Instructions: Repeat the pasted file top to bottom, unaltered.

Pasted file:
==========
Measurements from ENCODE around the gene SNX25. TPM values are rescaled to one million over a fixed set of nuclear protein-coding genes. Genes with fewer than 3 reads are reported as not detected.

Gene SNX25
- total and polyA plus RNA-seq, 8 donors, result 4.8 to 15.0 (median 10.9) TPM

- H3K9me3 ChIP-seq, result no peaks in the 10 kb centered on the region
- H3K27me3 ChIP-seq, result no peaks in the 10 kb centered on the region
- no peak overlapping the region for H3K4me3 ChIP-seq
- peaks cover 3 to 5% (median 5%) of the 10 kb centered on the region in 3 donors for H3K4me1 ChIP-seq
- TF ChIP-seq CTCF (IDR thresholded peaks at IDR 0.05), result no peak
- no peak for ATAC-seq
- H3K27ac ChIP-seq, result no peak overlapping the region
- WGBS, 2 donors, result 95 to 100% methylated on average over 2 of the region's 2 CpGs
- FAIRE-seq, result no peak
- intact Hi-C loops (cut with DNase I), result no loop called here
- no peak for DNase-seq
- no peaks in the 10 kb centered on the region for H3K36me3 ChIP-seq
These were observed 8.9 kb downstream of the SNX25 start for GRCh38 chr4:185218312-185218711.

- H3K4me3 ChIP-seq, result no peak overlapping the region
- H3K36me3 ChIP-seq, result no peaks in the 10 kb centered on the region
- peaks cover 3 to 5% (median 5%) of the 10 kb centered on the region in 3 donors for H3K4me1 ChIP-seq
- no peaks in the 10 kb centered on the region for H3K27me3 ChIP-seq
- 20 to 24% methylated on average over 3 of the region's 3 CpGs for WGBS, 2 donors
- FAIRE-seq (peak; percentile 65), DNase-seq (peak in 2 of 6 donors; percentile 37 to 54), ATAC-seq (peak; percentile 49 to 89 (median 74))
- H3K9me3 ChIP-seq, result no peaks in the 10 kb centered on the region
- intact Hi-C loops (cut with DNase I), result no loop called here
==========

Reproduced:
Measurements from ENCODE around the gene SNX25. TPM values are rescaled to one million over a fixed set of nuclear protein-coding genes. Genes with fewer than 3 reads are reported as not detected.

Gene SNX25
- total and polyA plus RNA-seq, 8 donors, result 4.8 to 15.0 (median 10.9) TPM

- H3K9me3 ChIP-seq, result no peaks in the 10 kb centered on the region
- H3K27me3 ChIP-seq, result no peaks in the 10 kb centered on the region
- no peak overlapping the region for H3K4me3 ChIP-seq
- peaks cover 3 to 5% (median 5%) of the 10 kb centered on the region in 3 donors for H3K4me1 ChIP-seq
- TF ChIP-seq CTCF (IDR thresholded peaks at IDR 0.05), result no peak
- no peak for ATAC-seq
- H3K27ac ChIP-seq, result no peak overlapping the region
- WGBS, 2 donors, result 95 to 100% methylated on average over 2 of the region's 2 CpGs
- FAIRE-seq, result no peak
- intact Hi-C loops (cut with DNase I), result no loop called here
- no peak for DNase-seq
- no peaks in the 10 kb centered on the region for H3K36me3 ChIP-seq
These were observed 8.9 kb downstream of the SNX25 start for GRCh38 chr4:185218312-185218711.

- H3K4me3 ChIP-seq, result no peak overlapping the region
- H3K36me3 ChIP-seq, result no peaks in the 10 kb centered on the region
- peaks cover 3 to 5% (median 5%) of the 10 kb centered on the region in 3 donors for H3K4me1 ChIP-seq
- no peaks in the 10 kb centered on the region for H3K27me3 ChIP-seq
- 20 to 24% methylated on average over 3 of the region's 3 CpGs for WGBS, 2 donors
- FAIRE-seq (peak; percentile 65), DNase-seq (peak in 2 of 6 donors; percentile 37 to 54), ATAC-seq (peak; percentile 49 to 89 (median 74))
- H3K9me3 ChIP-seq, result no peaks in the 10 kb centered on the region
- intact Hi-C loops (cut with DNase I), result no loop called here